agriculture and fisheries

Galunggong, tanigue imports unlikely to bring prices down – groups

Rappler
Galunggong, tanigue imports unlikely to bring prices down – groups

The wet and dry market in Balintawak, Quezon City on Friday April 16, 2021. The IATF announced the COVID-19 vaccination for priority group A4 that includes public and private wet and dry market vendors, commuters, transport (land, air and sea), including logistics, frontline workers in groceries, supermarkets, delivery service, workers in food and beverage manufacturing. Rappler

The government's recent move to import 60,000 metric tons of fish will only hurt Filipino fisherfolk, say food security groups and industry leaders

Food security groups and local companies warned that the government’s move to import 60,000 metric tons (MT) of fish will hurt the local industry instead of bringing prices down.

The Department of Agriculture (DA) recently issued a certificate of necessity to import (CNI) for fish like round scad or galunggong and mackerel or tanigue, in anticipation of the closed fishing season.

Importers would then have to sell the fish at P88 per kilo at wholesale or lower.

Francisco Laurel Jr., president of Frabelle Fishing Corporation, said the DA’s order may not have considered the fishing season of other countries, as well as the high shipping costs due to the coronavirus pandemic.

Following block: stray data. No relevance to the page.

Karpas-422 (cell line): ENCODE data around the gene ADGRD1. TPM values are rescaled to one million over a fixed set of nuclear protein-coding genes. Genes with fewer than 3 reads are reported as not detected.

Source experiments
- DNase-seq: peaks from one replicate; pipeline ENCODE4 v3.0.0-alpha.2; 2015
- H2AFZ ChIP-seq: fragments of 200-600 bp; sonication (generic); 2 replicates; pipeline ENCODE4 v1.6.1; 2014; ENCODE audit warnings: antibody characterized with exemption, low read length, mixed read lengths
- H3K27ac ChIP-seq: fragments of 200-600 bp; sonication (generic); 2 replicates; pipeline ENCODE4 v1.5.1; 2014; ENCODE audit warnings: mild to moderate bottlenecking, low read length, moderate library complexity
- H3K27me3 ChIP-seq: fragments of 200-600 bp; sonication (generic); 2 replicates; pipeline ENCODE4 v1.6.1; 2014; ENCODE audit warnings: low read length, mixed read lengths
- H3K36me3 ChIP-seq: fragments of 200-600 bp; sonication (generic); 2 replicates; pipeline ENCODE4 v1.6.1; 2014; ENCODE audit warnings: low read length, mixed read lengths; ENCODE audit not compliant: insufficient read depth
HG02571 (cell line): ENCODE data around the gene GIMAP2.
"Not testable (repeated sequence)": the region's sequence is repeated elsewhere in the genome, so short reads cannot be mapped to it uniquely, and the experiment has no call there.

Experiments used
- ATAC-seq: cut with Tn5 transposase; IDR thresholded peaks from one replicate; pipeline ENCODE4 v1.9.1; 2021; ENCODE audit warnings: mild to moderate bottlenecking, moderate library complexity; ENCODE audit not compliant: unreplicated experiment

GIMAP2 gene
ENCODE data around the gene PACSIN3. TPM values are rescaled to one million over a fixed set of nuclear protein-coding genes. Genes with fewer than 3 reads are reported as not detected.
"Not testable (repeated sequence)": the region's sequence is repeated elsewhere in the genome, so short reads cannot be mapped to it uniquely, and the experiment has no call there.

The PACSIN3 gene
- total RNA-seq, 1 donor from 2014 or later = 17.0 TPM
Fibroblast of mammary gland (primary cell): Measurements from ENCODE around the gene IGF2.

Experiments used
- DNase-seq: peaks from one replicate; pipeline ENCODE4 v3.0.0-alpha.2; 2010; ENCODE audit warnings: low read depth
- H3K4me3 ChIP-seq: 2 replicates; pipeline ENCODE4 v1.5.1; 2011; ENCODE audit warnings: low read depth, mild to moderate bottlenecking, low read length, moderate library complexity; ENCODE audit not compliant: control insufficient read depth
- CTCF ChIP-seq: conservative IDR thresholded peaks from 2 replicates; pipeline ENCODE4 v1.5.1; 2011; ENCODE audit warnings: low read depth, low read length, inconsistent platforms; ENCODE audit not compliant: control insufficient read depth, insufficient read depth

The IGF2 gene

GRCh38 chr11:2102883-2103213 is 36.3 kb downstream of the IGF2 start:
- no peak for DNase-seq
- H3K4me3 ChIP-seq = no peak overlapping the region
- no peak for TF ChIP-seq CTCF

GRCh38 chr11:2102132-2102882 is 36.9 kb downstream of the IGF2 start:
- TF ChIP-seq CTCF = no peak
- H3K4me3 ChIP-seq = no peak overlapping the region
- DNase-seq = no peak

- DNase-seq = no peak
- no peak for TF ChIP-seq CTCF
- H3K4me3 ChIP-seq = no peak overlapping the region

“If the CNI is issued now and the arrival of the fish should be in October and November, then that is too late. We can’t buy anything from other countries because the fishing season may already be over in other countries around this time,” Laurel said in a forum on Monday, August 30.

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Rosanna Contreras, executive director of the Socsksargen Federation of Fishing & Allied Industries, pointed out that the National Fisheries and Aquatic Resources Management Council recommended an import volume of only 30,000 MT.

Contreras added that fish production in Mindanao is on an uptrend. With imports coming in, local fisherfolk would find it difficult to sell their catch.

Agriculture Secretary William Dar earlier asserted that he, along with the DA’s attached agencies, consulted fishing industry stakeholders.

“We are doing a balancing act, wherein our primordial concern is to enhance and sustain the development of our fisheries sector, and provide our fellow citizens affordable fish on their table,” Dar said in a statement.

The groups noted, however, that they only wanted half of the approved imports to come in. – Rappler.com